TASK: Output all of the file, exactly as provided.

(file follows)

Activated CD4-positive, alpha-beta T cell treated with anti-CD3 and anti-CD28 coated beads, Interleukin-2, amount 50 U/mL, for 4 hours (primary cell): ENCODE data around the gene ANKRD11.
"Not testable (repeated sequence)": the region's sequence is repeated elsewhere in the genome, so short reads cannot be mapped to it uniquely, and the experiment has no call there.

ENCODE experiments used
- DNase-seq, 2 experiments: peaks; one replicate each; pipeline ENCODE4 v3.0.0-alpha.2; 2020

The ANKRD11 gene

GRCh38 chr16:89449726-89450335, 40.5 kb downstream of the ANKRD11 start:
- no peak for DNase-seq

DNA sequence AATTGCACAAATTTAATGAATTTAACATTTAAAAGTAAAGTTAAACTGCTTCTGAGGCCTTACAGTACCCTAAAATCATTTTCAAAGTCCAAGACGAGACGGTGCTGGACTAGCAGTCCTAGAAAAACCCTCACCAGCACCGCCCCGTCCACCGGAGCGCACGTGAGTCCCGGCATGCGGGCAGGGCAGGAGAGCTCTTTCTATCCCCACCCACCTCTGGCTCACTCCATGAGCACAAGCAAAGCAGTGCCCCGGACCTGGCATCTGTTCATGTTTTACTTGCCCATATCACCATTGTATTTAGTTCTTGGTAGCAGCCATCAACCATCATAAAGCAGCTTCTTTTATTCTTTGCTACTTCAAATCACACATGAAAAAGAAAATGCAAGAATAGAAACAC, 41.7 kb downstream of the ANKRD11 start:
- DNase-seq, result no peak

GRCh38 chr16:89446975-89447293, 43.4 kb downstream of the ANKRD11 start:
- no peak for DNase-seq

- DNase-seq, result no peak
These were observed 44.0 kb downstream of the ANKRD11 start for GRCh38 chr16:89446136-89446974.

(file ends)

Activated CD4-positive, alpha-beta T cell treated with anti-CD3 and anti-CD28 coated beads, Interleukin-2, amount 50 U/mL, for 4 hours (primary cell): ENCODE data around the gene ANKRD11.
"Not testable (repeated sequence)": the region's sequence is repeated elsewhere in the genome, so short reads cannot be mapped to it uniquely, and the experiment has no call there.

ENCODE experiments used
- DNase-seq, 2 experiments: peaks; one replicate each; pipeline ENCODE4 v3.0.0-alpha.2; 2020

The ANKRD11 gene

GRCh38 chr16:89449726-89450335, 40.5 kb downstream of the ANKRD11 start:
- no peak for DNase-seq

DNA sequence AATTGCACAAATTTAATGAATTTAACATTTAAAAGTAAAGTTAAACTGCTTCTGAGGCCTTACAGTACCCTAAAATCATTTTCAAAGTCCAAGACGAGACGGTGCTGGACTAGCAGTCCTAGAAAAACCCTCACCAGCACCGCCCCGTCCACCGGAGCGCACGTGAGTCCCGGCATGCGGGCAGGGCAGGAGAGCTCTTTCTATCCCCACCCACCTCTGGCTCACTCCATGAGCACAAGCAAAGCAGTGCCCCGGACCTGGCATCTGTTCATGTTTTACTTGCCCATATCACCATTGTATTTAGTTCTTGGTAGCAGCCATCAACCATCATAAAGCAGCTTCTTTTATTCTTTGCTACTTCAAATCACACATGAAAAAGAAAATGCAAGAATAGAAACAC, 41.7 kb downstream of the ANKRD11 start:
- DNase-seq, result no peak

GRCh38 chr16:89446975-89447293, 43.4 kb downstream of the ANKRD11 start:
- no peak for DNase-seq

- DNase-seq, result no peak
These were observed 44.0 kb downstream of the ANKRD11 start for GRCh38 chr16:89446136-89446974.